Notices

London Fogs -- are they extinct?

Old Dec 2nd, 2010, 11:22 AM
  #1  
Original Poster
 
Join Date: May 2007
Posts: 764
Likes: 0
Received 0 Likes on 0 Posts
London Fogs -- are they extinct?

Mention was made on the radio here this morning that today is the anniversary of a notable four-day fog in London. The comment was made, however, that these pea soupers (of the, " I was walking down the street and could just make out a light coming towards me. Then I realised that it was the end of my cigarette", variety ) no longer occur. Is that correct? If so, where have all the old fogs gone? ("Eton" is not the answer, I'm sure). Is this a result of climate change, environmental management or other influence, or a combination of these factors?
Rob.
kiwi_rob is offline  
Old Dec 2nd, 2010, 11:24 AM
  #2  
 
Join Date: Jan 2003
Posts: 10,310
Likes: 0
Received 0 Likes on 0 Posts
Yes, for the most part they dont exist. Mostly because we dont have coal fires anymore...so less of that type of pollution.
jamikins is offline  
Old Dec 2nd, 2010, 11:26 AM
  #3  
 
Join Date: Oct 2005
Posts: 67,024
Likes: 0
Received 0 Likes on 1 Post
"If so, where have all the old fogs gone?"

Mostly the way of coal fires I think.
janisj is offline  
Old Dec 2nd, 2010, 11:27 AM
  #4  
 
Join Date: Oct 2005
Posts: 67,024
Likes: 0
Received 0 Likes on 1 Post
- we were posting at the same time . . .
janisj is offline  
Old Dec 2nd, 2010, 11:28 AM
  #5  
 
Join Date: Jan 2003
Posts: 10,310
Likes: 0
Received 0 Likes on 0 Posts
Once again janisj...great minds think alike
jamikins is offline  
Old Dec 2nd, 2010, 11:34 AM
  #6  
 
Join Date: Oct 2005
Posts: 67,024
Likes: 0
Received 0 Likes on 1 Post
And if I hadn't been messing w/ the italics (which I totally screwed up) I would have beat you to it

janisj is offline  
Old Dec 2nd, 2010, 11:43 AM
  #7  
 
Join Date: Jan 2003
Posts: 10,310
Likes: 0
Received 0 Likes on 0 Posts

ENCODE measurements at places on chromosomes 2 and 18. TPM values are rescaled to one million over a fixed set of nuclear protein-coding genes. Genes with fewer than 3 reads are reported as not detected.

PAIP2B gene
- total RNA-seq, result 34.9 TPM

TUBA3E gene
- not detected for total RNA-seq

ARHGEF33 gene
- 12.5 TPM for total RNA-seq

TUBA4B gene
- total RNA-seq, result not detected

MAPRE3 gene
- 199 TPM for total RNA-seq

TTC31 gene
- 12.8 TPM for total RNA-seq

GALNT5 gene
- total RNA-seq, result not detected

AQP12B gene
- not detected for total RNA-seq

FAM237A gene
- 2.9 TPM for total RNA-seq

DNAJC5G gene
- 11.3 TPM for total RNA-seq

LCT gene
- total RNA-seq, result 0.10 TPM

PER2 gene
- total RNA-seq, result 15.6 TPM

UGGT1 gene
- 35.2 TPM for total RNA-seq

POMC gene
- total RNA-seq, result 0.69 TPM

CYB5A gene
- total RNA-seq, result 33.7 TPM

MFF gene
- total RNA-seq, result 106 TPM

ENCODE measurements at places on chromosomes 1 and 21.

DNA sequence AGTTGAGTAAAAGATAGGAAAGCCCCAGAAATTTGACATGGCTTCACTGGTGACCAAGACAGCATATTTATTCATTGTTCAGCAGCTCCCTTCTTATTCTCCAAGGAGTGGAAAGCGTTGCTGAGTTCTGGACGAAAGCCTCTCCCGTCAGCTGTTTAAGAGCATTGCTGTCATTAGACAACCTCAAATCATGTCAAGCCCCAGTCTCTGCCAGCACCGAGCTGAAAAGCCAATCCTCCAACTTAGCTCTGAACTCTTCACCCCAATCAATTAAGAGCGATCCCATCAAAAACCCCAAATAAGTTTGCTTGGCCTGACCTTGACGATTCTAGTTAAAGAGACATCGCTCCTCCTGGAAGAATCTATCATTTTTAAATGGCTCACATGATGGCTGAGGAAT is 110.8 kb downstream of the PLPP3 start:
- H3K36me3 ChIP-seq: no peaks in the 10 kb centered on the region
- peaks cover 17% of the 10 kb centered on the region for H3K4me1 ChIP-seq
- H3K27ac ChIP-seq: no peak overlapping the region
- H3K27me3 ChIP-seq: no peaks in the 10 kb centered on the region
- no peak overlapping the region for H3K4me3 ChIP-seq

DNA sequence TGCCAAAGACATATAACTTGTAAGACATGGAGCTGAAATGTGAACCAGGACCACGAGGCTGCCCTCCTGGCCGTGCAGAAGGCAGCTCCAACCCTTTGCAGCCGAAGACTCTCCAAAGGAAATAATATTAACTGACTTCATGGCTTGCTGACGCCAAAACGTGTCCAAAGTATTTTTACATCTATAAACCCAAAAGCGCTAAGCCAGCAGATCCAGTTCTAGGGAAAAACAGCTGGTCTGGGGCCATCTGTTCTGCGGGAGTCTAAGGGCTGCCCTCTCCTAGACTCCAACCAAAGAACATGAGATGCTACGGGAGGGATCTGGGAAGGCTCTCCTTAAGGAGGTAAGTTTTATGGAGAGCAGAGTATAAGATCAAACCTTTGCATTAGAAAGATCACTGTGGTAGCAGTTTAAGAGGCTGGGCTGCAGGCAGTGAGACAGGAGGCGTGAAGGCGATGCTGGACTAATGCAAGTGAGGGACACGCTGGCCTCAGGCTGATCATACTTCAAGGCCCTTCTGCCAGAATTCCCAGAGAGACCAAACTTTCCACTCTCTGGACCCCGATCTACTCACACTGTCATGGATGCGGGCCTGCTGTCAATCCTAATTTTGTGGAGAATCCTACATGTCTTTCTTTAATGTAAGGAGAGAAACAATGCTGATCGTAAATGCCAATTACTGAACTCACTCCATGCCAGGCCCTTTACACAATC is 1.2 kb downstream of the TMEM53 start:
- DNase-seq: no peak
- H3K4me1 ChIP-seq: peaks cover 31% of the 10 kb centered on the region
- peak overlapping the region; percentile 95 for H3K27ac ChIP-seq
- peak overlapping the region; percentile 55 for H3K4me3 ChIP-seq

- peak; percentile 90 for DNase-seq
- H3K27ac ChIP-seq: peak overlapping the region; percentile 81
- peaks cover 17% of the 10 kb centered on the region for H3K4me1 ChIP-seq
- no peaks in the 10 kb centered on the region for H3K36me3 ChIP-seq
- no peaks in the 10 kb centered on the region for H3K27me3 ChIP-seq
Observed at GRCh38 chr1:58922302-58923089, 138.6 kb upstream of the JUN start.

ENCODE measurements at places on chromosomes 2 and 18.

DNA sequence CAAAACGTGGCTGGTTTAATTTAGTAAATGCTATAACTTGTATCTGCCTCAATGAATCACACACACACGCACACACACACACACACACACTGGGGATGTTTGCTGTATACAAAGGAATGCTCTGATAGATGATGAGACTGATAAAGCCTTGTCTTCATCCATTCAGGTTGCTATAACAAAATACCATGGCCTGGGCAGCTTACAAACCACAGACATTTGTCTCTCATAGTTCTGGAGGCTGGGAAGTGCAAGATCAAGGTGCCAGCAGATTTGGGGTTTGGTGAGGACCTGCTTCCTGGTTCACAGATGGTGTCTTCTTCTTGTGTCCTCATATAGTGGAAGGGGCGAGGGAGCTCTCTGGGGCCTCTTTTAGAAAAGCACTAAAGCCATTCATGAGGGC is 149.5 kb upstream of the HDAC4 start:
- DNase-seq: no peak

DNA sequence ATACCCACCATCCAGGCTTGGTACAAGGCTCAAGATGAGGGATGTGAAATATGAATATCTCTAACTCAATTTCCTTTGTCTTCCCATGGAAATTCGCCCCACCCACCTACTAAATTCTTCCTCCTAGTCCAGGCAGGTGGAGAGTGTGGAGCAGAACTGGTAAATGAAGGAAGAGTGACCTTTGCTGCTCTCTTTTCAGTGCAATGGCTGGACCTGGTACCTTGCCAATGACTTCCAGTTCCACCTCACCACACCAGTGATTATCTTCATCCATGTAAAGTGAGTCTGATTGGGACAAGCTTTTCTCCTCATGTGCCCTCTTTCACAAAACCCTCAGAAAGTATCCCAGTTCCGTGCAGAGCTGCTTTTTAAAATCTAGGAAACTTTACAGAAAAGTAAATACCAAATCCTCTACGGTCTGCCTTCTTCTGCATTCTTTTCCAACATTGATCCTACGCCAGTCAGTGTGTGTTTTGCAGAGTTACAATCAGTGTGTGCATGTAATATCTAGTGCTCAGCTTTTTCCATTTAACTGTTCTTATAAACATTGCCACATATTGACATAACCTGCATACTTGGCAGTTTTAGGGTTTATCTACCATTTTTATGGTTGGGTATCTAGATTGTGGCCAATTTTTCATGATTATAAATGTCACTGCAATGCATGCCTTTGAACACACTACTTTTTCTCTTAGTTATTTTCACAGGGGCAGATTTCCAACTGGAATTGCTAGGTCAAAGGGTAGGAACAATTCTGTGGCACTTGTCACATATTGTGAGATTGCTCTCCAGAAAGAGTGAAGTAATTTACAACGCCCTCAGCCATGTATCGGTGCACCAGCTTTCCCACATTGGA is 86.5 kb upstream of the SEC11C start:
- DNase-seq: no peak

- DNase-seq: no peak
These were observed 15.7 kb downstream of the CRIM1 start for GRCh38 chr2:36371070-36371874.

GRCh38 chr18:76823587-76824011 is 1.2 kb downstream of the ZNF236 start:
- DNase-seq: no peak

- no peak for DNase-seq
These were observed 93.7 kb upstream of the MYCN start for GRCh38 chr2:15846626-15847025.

Yeah that fancy stuff will slow you up every time hahaha
jamikins is offline  
Old Dec 2nd, 2010, 11:54 AM
  #8  
Original Poster
 
Join Date: May 2007
Posts: 764
Likes: 0
Received 0 Likes on 0 Posts
Thanks. Christchurch (NZ) had a bad reputation for smog on cold nights, but that has largely disappeared for the same reason. Solid fuels can still be used here, but only in an approved clean-burning appliance.
Rob.
kiwi_rob is offline  
Old Dec 2nd, 2010, 12:23 PM
  #9  
 
Join Date: Jan 2003
Posts: 13,582
Likes: 0
Received 0 Likes on 0 Posts
I was in London in early 2004 (January) and it was foggy for a couple of days, but not "thick, pea soup" type of fog. You COULD see your hand at the end of your arm!

BC
bookchick is offline  
Old Dec 2nd, 2010, 12:31 PM
  #10  
 
Join Date: Jan 2003
Posts: 4,384
Likes: 0
Received 0 Likes on 0 Posts
In response to the Great Smog of 1952, the British Parliament introduced the Clean Air Act 1956. This act legislated for zones where smokeless fuels had to be burnt and relocated power stations to rural areas. The Clean Air Act 1968 introduced the use of tall chimneys to disperse air pollution for industries burning coal, liquid or gaseous fuels.

From wiki entry.
Alec is offline  
Old Dec 2nd, 2010, 12:35 PM
  #11  
 
Join Date: May 2005
Posts: 19,881
Likes: 0
Received 0 Likes on 0 Posts
London FOG in 2007

http://img.dailymail.co.uk/i/pix/200...12_800x490.jpg
alanRow is offline  
Old Dec 2nd, 2010, 01:03 PM
  #12  
Original Poster
 
Join Date: May 2007
Posts: 764
Likes: 0
Received 0 Likes on 0 Posts
I suppose that FOG, being a natural phenomenon, can still occur, regardless of the Clean Air Act and other measures. They could only have ameliorated the problem of SMOG.
Rob.
kiwi_rob is offline  
Old Dec 2nd, 2010, 01:04 PM
  #13  
 
Join Date: Jan 2003